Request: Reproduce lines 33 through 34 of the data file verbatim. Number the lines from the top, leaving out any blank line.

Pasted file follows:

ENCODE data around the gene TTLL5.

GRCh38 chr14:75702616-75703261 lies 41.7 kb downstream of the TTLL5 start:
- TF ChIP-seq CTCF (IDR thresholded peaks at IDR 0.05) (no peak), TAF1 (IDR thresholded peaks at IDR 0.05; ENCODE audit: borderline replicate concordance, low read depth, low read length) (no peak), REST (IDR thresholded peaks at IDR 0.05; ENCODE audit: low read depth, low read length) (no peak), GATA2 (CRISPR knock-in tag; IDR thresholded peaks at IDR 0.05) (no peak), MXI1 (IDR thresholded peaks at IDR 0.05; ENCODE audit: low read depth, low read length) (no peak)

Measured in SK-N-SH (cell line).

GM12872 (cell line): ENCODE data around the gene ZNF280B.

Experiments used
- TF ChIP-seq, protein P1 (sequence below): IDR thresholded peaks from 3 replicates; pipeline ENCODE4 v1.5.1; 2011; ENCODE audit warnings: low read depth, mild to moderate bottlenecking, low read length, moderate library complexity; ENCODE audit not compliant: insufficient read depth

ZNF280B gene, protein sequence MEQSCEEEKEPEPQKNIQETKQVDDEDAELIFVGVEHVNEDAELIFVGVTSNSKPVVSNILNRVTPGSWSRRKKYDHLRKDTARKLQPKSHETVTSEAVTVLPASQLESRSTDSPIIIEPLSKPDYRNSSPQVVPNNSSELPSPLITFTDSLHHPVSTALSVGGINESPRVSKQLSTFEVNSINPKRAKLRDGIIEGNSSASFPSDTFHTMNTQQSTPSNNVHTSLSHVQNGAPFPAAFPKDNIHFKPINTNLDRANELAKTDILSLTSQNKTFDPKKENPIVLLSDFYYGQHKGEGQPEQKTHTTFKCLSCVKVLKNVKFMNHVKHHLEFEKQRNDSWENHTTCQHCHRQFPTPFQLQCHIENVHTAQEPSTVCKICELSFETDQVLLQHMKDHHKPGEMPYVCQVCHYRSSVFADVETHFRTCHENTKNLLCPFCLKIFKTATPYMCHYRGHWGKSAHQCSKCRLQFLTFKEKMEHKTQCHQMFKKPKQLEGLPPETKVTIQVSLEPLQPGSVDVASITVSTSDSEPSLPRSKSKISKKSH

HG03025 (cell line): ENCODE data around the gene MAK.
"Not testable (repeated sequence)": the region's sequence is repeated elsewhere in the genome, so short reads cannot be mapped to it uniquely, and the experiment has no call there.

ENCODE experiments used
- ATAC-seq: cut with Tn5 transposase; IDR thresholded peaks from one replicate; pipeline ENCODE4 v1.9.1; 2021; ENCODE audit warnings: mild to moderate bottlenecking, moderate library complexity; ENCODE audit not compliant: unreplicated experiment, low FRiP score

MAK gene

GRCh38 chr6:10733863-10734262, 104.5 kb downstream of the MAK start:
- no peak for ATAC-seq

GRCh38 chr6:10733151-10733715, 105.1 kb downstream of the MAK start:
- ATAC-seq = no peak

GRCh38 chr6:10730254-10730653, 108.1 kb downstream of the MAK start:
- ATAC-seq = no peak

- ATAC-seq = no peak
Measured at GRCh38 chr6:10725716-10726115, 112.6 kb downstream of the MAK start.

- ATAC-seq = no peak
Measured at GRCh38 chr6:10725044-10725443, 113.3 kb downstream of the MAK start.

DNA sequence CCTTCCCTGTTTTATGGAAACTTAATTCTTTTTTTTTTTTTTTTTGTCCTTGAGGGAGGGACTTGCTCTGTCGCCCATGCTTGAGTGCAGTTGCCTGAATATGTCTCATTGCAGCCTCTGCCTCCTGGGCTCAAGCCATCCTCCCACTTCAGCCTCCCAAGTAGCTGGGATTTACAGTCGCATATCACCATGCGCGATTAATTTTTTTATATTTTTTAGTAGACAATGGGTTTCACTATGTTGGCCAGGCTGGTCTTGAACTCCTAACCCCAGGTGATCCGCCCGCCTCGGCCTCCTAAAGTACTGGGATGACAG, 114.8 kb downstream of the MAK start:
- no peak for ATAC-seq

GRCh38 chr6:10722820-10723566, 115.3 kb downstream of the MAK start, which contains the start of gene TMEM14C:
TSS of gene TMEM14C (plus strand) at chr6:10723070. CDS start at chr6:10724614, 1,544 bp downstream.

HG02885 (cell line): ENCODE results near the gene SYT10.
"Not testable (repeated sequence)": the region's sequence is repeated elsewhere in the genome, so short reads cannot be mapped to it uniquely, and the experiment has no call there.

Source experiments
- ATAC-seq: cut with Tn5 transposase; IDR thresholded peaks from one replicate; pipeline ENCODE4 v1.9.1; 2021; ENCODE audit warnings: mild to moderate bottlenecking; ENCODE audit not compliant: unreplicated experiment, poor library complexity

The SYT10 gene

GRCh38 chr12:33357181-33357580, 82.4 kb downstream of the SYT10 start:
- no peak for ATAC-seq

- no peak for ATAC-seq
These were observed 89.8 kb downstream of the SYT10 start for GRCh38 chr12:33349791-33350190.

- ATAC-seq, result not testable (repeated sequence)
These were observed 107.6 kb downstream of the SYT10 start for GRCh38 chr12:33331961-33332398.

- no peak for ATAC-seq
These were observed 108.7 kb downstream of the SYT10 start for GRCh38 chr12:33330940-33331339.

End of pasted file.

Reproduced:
GRCh38 chr12:33357181-33357580, 82.4 kb downstream of the SYT10 start:
- no peak for ATAC-seq